Tuesday
May212013

The Economic Nature of the Resource Curse: Evidence  

So oil has been a curse for Cameroon.

Is it true more generally that natural resource wealth, or perhaps more specifically oil wealth, has a negative effect on economic growth? If it does, via what mechanisms?

Before we start thinking about mechanisms let’s focus on the cross-national evidence. In fact, the more careful evidence does not suggest that there is such an unconditional effect.

Early work by Jeffrey Sachs and his collaborators suggested that this was the case. And it is true that the discovery and exploitation of oil in the Cameroon coincided with a massive economic decline and deterioration in human development.

But as we discuss in Chapter 14 of Why Nations Fail, this was not the case in Botswana where the diamond wealth has been a key part of the economic and human development success of the country. Other obvious examples of resource wealth helping economic development include Australia, Chile, Norway and the United States.

So the claim that the average effect of natural resource wealth on economic growth is negative must either be wrong or uninteresting – meaning that the heterogeneous effect of resource wealth in different contexts are what is really interesting to study. What context? As we point out in Why Nations Fail, Botswana’s distinctive characteristic was its institutional development prior to the discovery of diamonds.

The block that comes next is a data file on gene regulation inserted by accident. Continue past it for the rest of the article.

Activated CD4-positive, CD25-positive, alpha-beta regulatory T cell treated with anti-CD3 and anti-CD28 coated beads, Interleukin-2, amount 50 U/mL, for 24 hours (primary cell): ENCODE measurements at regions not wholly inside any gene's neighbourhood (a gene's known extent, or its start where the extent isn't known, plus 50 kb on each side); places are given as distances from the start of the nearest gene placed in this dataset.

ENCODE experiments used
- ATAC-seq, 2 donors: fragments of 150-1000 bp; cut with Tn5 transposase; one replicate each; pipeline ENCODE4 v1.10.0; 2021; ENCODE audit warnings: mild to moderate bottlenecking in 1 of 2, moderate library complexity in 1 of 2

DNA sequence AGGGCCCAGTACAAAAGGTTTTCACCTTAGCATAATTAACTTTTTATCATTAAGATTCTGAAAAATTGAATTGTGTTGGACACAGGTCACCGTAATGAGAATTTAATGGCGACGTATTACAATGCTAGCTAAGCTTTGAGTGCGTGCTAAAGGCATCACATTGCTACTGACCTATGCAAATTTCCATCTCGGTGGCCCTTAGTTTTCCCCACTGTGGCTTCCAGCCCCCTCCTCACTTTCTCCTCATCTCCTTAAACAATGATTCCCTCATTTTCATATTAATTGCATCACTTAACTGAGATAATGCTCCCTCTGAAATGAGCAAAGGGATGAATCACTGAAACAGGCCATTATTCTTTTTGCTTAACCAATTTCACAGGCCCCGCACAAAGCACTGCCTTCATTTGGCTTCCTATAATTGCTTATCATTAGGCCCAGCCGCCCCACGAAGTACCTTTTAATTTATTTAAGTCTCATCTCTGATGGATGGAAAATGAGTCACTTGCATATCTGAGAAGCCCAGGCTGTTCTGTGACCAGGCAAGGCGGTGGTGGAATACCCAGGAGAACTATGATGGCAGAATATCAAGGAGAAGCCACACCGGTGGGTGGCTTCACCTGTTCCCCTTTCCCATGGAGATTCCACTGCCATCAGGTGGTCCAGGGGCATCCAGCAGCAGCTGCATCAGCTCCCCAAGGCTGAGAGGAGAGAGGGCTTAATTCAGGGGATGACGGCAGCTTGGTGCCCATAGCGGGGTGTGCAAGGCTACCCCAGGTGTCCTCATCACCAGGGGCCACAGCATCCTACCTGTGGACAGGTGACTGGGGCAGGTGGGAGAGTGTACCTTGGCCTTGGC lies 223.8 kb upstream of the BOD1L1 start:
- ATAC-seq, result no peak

It is also obvious that while Cameroon had poor institutions in 1977, Australia, Chile, Norway and the US all had relatively good institutions when they benefitted from resource discoveries.

The idea that the economic impact of natural resources is conditional on the quality of institutions was brought home vividly in a paper by Karl Moene, Halvor Mehlum and Ragnar Torvik, “Institutions and the Resource Curse,”. (See also this related paper). The three Norwegians showed that there is only a “conditional resource curse” in the sense that there is a negative correlation between resource abundance (as measured by the ratio of primary exports to GDP in 1970) and economic growth for countries with low institutional quality. But the same correlation is positive for countries, such as Norway, with stronger institutions (or what we would call “inclusive institutions”).

There are of course many ways to measure institutional quality, and several of these measures are correlated. The three Norwegians created an institutional quality index as an un-weighted average of five indexes based on data from Political Risk Services: a rule of law index, a bureaucratic quality index, a corruption in government index, a risk of expropriation index, and a government repudiation of contracts index. Since many of the measures of institutions used in this literature are the outcomes of political processes, they are also closely related to policy outcomes. Thus this conditional resource curse bundles quite a large number of factors into what conditions the impact of resources which stretch all the way to fundamental aspects of the political institutions of a country (such as the nature of the constitution) to basic economic institutions (security of property rights), the nature of the state (bureaucratic quality) all the way to government policy (repudiation of contracts).

All the same, the paper produces a very important bottom line: to the extent that Cameroon did experience a resource curse after 1977 this was because some key facets of its institutions were initially poor.

What about the mechanisms? We will turn to this in our next post.

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